The Right Side of Wrong : Red River Mystery

  • by Reavis Z. Wortham
  • Narrated by Traber Burns
  • Series: Red River Mystery
  • 9 hrs and 19 mins
  • Unabridged Audiobook

Publisher's Summary

In 1965 Constable Cody Parker’s frightening dreams of gathering storm clouds for the tight-knit Parker family from Center Springs, Texas, proved accurate. Cody is ambushed and nearly killed on a lonely country road during an unusually heavy snowfall. With that attack, the locals fear that a disturbed murderer “the Skinner” has returned to their community.
While his nephew recovers, Constable Ned Parker struggles to connect a seemingly unrelated series of murders. As the summer of 1966 approaches, rock and roll evolves to reflect the increasing unrest in the country, and the people of northeast Texas wonder why their once-peaceful community has suddenly become a dangerous place to live. Ned’s preteen grandchildren, Top and Pepper, are underfoot at every turn. The two lawmen, along with the Deputy John Washington, cross paths with many colorful citizens, including cranky old Judge O. C. Rains; the jittery farmer Isaac Reader; and the Wilson boys, Ty Cobb and Jimmy Foxx. And then there’s the arrival in their small community of a mysterious old man named Tom Bell.
Now recovered, Cody decides to follow his main suspect across the Rio Grande and into Mexico. Ned understands that to save his nephew, he will have to cross more than a river - he will have to cross over to the right side of wrong.
Humor, suspense, horror, precognition, and life in the tumultuous 1960s all play a part in the solving of this mystery….


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Customer Reviews

Most Helpful

Thoroughly entertaining thriller of a yarn!!!

This third installment of the Red River mysteries is once again a good old fashioned, rip roaring, 1960's, Texas, western. The story combines more modern day western thrills with lawmakers and desperadoes, and great yarns narrated by a couple of pre-teen scalawags. You'll pardon my language, considering I just finished this thoroughly entertaining book!

Constable Cody Parker was shot at while driving down a backroad during an unusual Texas snow storm. Badly smashed within his car and a tree, Cody is rescued by a new elderly man in town, Tom Bell, just in time to save Cody's body from becoming food for a hungry pack of wild dogs. Constable Ned Parker begins the search for the shooter and finds himself caught in a new evil coming to his town. Tearing down illegal whiskey stills was easy work compared to the trouble caused by these new drug traders. Meanwhile, the kids, Top and Pepper, are satisfying their curiosity about, Ted Bell. Thus the adventures and goosebumps begin!!

Once again, Wortham combines, mystery, thrills, humor, and good old fashioned story telling as his characters get into, and barley out of, trouble. Red River is still a distinctly segregated place, but the main characters are a mix of whites, blacks, American Indians, and Mexicans who defy these boundaries within their communities to work and love together, as God intended. The misadventures of Top and Pepper add a rich element to the story as well. This book is not quit like any other book out there today, and is a greatly appreciated change. I thoroughly enjoyed this third installment, and am looking forward to many more books from Reavis Z Wortham.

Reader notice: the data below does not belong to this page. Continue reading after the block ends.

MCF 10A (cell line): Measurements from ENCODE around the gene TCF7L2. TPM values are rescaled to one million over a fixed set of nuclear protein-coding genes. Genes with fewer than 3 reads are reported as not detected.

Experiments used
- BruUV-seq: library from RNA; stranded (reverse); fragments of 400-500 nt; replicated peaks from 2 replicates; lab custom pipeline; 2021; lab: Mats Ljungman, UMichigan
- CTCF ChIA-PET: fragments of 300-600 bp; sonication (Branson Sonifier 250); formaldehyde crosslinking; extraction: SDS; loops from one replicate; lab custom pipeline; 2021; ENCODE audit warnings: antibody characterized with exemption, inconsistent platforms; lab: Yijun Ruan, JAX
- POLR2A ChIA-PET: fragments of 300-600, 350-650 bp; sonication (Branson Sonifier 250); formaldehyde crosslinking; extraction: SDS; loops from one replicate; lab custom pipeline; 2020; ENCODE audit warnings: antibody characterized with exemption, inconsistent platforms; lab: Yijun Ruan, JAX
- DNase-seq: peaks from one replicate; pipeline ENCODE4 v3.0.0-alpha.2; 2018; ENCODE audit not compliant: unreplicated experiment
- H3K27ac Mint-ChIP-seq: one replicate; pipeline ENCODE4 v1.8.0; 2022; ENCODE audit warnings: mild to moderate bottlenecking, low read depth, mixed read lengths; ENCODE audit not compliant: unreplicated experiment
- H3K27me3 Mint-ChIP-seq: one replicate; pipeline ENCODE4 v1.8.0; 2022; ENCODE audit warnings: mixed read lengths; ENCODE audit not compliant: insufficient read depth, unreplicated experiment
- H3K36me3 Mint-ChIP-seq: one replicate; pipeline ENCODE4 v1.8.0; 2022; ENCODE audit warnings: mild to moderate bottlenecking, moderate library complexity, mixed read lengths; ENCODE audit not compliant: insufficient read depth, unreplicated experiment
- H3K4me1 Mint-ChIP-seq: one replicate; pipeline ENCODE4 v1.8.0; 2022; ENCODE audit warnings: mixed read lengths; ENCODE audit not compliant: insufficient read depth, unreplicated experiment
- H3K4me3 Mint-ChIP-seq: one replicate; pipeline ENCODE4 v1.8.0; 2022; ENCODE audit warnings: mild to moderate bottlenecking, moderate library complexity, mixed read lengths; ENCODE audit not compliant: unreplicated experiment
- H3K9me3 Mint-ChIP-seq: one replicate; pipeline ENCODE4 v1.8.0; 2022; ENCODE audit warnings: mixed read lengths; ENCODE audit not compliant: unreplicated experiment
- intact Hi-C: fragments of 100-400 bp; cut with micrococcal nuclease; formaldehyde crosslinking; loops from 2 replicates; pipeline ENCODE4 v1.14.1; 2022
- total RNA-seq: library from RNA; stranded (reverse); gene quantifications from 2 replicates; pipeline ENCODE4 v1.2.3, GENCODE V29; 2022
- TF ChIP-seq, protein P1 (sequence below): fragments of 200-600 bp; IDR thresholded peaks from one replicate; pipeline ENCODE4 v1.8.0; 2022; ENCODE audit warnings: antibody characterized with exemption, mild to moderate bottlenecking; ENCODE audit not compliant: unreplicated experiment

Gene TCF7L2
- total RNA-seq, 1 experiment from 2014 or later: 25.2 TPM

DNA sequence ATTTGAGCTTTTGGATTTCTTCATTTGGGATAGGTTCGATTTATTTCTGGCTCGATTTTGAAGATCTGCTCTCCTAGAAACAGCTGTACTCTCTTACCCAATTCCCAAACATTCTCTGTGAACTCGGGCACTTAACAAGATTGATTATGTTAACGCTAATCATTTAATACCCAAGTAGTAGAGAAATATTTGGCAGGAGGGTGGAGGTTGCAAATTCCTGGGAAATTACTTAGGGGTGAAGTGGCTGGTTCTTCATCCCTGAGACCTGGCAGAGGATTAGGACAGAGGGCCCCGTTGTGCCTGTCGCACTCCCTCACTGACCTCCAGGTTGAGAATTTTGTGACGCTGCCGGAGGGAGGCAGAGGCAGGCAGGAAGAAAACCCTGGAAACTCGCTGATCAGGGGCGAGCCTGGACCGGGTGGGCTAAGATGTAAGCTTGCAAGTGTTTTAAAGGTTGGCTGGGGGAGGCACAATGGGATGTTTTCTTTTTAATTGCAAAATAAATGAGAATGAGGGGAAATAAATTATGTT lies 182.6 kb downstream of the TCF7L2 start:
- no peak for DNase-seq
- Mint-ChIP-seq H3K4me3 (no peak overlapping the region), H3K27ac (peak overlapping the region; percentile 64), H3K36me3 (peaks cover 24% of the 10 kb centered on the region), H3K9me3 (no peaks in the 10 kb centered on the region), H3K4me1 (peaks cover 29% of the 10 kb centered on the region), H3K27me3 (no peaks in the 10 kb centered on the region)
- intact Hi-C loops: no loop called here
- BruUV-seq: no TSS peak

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- Byron

Good mystery, same characters a little older.

Taking place in 1966, this is a good police procedural centered on suspicious murders and the introduction of marijuana into the North Texas area around Center Springs. In addition, the civil rights movement is finally coming to rural North Texas, which leads to some difficulties for the folks trying to adjust. With Constable Cody Parker laid up, first in the hospital, then undergoing physical therapy, his uncle Ned, former Constable, is brought out of retirement and deputized to help investigage the case. In the aftermath of being ambushed for no apparent reason, Cody was saved by a mysterious new neighbor, Tom Bell, who becomes a major figure in the unfolding story.

The omniscient narration changes abruptly at certain points to a first person point of view by Ned's grandson, Top, now age 10 or so. It doesn't always work so seamlessly, at least not for me. I also found the final chapter stretched the limit of my suspension of disbelief, but other than that, it was a exciting adventure and a glimpse into the degree of corruption among police south of the Rio Grande.

Traber Burns once again does a great job as reader/narrator, adding significantly to my enjoyment.
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- MidwestGeek

Book Details

  • Release Date: 07-02-2013
  • Publisher: Blackstone Audio, Inc.